Samsung provides a three-year manufacturer warranty on the 245T (in the US), which is much better than you get with most other brands. Technical support is available online or through the telephone, though telephone operating hours are not 24/7. You need to call during regular business hours, which is 9 a.m. to 6 p.m. M-F (Pacific Time). We were unable to get any specific answer as to pixel defect policies, though it sounds like if we made enough noise they would repair/replace the monitor even if there was only a single dead pixel. Since we did not experience any actual problems with our LCD (dead pixels or otherwise), we'll leave it at that. Note that the warranty only applies for the original purchaser; it is nontransferable.

Index Appearance and Design


View All Comments

  • nubie - Thursday, February 7, 2008 - link

    In most proper drivers you can select a mode that has 1:1. In the nVidia classic panel (I only use the classic panel, google sedonadisable if you can't find yours.)

    Use DVI or HDMI, and go to device adjustments, there is a setting called "centered output", use this to send black pixels to fill the digital signal until the pixel ratio is 1:1.

    I ran into a problem that wouldn't allow me to run custom resolutions, this is the fix:


    I agree that scaling technology needs serious work, 16:10 is not 16:9, and 1388x768 is not 720p. Add to that the fact that even if you can get the native res of some panels to be sent by the PC, the display still stretches and overscans it, that is bad.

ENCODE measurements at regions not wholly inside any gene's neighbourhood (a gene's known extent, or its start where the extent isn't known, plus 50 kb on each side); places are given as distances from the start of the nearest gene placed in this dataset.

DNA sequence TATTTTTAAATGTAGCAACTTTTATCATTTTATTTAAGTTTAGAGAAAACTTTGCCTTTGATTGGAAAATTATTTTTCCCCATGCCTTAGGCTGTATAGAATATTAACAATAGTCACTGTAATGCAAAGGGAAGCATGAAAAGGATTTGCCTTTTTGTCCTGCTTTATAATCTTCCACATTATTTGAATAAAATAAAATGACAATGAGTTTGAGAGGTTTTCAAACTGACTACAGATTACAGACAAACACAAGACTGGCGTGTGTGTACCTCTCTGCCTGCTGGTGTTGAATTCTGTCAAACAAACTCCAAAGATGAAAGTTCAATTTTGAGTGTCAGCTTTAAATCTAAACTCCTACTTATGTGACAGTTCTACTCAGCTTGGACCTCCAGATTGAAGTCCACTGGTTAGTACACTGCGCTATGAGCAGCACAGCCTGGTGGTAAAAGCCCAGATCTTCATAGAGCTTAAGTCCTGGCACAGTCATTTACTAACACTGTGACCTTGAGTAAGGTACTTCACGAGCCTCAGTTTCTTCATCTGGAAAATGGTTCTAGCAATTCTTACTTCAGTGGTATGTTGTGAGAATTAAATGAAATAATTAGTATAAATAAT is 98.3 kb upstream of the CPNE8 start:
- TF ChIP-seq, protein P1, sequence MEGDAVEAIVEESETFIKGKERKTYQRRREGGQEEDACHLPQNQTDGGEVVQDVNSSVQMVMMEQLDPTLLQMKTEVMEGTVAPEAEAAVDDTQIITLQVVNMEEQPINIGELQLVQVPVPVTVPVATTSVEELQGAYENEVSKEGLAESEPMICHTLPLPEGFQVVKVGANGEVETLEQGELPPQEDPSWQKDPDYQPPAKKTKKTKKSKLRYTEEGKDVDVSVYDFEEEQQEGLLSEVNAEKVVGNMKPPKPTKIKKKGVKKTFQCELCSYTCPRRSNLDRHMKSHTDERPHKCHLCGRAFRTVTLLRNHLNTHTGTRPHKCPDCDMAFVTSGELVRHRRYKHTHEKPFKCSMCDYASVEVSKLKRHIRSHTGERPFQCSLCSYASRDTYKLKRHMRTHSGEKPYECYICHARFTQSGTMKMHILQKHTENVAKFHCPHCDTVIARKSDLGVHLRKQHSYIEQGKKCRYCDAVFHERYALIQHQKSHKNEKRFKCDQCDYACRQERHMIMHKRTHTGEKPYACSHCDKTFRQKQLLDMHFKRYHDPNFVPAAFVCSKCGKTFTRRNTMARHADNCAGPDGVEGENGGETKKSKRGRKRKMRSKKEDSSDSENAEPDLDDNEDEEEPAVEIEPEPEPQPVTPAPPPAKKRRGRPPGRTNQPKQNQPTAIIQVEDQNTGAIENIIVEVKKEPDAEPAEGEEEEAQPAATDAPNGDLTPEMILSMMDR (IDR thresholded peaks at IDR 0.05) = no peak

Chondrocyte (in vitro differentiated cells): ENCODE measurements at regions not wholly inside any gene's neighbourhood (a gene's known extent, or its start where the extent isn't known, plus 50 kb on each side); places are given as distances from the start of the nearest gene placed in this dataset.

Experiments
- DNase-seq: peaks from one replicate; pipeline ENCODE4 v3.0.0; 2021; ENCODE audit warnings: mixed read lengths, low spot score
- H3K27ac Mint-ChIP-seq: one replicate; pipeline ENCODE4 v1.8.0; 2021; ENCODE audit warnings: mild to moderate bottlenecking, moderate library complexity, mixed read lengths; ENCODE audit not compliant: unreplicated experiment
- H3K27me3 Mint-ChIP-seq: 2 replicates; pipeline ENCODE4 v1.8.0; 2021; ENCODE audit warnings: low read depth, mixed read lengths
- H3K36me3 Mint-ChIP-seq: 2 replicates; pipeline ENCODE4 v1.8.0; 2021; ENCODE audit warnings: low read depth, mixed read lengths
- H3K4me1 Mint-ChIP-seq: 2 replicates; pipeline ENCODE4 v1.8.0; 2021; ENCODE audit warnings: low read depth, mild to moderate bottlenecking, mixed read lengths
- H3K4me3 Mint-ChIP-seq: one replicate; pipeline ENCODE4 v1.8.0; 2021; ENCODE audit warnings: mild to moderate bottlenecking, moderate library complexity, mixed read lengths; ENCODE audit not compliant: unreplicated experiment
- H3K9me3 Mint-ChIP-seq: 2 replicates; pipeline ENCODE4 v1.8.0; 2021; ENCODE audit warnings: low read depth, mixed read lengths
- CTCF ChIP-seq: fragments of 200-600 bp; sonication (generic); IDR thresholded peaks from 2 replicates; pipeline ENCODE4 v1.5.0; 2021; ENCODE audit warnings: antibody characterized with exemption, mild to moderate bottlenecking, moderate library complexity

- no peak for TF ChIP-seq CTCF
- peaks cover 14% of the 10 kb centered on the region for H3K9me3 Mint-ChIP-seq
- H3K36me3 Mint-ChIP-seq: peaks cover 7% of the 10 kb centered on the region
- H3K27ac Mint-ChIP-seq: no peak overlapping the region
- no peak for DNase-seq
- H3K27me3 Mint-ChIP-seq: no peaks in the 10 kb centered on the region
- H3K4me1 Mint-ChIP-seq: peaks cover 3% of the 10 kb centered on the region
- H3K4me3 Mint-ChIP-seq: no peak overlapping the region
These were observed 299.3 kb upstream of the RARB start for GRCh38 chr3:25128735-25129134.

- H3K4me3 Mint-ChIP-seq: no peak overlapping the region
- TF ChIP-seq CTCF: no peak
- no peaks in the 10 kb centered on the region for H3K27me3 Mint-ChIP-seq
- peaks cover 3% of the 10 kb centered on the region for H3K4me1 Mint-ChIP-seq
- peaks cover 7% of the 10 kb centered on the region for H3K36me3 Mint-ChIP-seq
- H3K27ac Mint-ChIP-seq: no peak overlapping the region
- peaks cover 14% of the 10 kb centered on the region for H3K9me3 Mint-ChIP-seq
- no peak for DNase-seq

Doesn't the Xbox360 have support for native panel resolutions such as 1280x1024 as part of the VGA output? Doesn't this extend to the HDMI output? I would really like to know what support there is for native panel resolutions on consoles.

    Every PS3 and Xbox360 I have ever seen has had mediocre picture quality, and I sincerely hope that it is a problem on the display side (in-store displays only).
  • JarredWalton - Thursday, February 7, 2008 - link

    I don't think consoles support PC resolutions. They are usually HDTV/TV resolutions, so you get 640x480 on the old stuff, and 720p or 1080i (or maybe 1080p?) on new stuff. Of course, some titles use a lower resolution like 1024x576 or something and stretch that to 720p/1080p for performance reasons.

    The 245T will accept other resolutions; the problem is that your only options are "fill the whole screen (and aspect ratio be damned)" or "fill a 4:3 area (again, forget about the actual AR)". With PC connections, you're fine if you use the driver to adjust the stretch options.